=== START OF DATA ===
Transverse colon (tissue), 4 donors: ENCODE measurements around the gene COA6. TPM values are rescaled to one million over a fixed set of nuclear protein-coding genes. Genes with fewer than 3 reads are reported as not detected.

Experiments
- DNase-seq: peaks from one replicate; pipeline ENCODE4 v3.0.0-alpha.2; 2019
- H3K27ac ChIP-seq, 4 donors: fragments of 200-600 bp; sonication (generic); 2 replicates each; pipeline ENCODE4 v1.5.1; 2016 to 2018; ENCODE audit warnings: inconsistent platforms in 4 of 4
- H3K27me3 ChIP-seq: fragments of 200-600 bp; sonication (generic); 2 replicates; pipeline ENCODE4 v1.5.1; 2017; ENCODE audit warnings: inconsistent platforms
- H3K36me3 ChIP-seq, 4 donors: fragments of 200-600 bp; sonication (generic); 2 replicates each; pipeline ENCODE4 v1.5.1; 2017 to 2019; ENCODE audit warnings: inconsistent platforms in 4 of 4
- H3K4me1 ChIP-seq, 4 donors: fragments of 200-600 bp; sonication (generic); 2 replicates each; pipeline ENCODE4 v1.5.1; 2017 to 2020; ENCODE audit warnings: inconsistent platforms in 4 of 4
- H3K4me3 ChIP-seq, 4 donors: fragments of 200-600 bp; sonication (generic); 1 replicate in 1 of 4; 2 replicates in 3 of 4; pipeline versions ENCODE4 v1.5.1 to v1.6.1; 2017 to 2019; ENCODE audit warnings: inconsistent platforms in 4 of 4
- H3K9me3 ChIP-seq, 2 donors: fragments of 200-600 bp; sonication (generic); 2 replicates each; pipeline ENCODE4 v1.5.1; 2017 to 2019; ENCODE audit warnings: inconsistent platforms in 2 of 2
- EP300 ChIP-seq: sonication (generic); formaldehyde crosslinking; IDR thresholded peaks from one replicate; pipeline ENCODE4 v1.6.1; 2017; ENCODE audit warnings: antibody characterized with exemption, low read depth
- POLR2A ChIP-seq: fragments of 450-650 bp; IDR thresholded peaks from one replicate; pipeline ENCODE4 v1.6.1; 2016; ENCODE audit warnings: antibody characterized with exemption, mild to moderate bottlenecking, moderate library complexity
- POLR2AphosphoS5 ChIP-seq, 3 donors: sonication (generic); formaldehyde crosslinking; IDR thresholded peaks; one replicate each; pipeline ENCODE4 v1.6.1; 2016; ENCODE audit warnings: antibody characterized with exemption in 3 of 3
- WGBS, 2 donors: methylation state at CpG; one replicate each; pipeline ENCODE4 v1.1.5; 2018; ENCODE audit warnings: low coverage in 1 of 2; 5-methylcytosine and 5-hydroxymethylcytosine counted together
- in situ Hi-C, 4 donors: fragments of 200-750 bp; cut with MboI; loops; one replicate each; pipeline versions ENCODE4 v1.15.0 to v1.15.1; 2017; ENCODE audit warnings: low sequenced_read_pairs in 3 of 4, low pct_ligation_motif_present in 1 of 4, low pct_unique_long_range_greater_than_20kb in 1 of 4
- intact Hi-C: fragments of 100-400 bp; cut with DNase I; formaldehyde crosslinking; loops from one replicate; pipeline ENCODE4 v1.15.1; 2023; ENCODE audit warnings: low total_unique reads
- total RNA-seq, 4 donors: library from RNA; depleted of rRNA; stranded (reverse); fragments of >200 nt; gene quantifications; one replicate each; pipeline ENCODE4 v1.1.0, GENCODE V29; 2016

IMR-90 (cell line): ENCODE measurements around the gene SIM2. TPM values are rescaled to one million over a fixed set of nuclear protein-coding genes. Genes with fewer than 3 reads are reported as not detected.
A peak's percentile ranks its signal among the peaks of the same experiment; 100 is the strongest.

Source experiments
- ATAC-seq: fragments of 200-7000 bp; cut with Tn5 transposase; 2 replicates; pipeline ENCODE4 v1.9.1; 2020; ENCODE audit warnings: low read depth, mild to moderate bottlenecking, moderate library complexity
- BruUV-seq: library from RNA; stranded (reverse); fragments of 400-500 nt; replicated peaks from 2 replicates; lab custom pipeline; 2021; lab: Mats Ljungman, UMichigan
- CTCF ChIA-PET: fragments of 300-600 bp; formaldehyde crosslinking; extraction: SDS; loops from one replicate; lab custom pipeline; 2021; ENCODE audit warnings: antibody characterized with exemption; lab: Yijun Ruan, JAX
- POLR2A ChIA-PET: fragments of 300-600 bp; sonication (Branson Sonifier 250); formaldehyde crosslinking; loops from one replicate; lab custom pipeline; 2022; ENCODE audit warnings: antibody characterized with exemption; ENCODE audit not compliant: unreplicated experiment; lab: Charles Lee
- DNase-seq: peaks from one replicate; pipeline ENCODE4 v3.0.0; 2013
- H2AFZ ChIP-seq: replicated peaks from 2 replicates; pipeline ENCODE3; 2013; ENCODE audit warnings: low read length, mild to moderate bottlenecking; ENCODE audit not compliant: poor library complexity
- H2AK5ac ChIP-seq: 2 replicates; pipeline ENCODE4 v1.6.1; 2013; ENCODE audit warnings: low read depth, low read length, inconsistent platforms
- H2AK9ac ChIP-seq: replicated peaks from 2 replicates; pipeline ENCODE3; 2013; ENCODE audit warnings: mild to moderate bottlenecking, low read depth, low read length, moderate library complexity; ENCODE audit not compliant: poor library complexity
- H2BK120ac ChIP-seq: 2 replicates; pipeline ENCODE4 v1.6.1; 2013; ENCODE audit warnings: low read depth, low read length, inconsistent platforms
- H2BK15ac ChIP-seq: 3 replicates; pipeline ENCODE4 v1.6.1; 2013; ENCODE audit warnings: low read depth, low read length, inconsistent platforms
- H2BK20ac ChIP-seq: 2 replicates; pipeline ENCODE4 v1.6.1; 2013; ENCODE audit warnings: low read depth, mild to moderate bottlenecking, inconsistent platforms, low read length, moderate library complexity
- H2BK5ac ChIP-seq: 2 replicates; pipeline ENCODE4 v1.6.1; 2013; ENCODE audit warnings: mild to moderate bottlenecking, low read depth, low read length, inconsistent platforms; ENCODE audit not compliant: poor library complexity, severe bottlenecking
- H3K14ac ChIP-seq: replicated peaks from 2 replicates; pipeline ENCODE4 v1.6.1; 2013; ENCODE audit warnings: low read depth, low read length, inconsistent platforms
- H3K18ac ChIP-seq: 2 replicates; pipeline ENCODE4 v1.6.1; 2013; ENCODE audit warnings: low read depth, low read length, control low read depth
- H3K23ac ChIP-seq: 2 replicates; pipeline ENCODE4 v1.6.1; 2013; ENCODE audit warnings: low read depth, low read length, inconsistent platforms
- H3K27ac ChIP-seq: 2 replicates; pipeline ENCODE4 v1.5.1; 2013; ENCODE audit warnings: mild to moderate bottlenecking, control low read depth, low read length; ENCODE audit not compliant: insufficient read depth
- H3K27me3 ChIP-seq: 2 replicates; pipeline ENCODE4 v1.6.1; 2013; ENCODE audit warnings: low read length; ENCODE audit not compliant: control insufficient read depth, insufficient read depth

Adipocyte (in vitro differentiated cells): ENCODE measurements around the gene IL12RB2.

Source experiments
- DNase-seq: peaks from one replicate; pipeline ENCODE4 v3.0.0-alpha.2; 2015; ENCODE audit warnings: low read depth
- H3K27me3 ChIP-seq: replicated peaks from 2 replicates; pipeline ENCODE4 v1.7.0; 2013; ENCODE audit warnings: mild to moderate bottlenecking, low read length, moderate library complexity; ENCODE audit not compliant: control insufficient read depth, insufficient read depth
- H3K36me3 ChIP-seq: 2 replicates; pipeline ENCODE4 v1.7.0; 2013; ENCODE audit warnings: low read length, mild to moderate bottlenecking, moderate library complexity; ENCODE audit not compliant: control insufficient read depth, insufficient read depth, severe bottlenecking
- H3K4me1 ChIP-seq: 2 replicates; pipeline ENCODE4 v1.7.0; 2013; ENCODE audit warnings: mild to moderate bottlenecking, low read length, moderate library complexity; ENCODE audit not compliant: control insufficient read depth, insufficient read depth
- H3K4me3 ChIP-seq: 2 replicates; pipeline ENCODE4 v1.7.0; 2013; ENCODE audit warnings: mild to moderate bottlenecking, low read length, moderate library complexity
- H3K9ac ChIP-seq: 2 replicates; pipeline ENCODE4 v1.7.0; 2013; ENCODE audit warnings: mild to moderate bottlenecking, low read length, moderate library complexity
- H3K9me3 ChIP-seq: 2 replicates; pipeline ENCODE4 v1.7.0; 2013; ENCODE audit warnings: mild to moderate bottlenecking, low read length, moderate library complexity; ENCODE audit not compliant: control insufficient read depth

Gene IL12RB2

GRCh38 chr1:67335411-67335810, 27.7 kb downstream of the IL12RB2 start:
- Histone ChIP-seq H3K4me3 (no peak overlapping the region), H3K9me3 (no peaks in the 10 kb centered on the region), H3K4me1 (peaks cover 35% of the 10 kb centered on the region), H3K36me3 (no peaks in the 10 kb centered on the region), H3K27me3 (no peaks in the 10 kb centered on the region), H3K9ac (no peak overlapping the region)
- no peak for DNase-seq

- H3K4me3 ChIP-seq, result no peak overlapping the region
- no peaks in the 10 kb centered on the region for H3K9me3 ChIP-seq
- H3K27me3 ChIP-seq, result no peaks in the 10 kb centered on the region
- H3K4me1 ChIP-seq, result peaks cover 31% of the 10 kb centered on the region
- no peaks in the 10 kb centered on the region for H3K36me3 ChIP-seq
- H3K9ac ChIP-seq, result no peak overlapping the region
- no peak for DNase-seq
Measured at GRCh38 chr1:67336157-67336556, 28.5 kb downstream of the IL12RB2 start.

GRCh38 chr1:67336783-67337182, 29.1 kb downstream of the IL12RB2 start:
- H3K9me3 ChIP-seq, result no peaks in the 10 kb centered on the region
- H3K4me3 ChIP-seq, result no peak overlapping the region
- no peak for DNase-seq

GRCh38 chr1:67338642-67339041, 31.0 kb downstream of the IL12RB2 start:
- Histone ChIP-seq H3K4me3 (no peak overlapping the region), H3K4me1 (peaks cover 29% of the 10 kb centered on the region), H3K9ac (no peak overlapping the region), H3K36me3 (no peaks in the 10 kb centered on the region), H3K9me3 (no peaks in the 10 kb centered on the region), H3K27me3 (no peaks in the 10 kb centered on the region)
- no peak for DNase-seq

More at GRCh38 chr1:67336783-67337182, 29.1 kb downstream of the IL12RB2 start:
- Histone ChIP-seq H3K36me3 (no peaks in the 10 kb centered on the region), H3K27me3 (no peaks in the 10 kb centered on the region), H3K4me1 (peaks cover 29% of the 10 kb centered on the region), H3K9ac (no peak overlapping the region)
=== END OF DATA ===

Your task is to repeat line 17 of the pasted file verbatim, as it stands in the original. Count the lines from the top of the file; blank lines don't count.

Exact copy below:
IMR-90 (cell line): ENCODE measurements around the gene SIM2. TPM values are rescaled to one million over a fixed set of nuclear protein-coding genes. Genes with fewer than 3 reads are reported as not detected.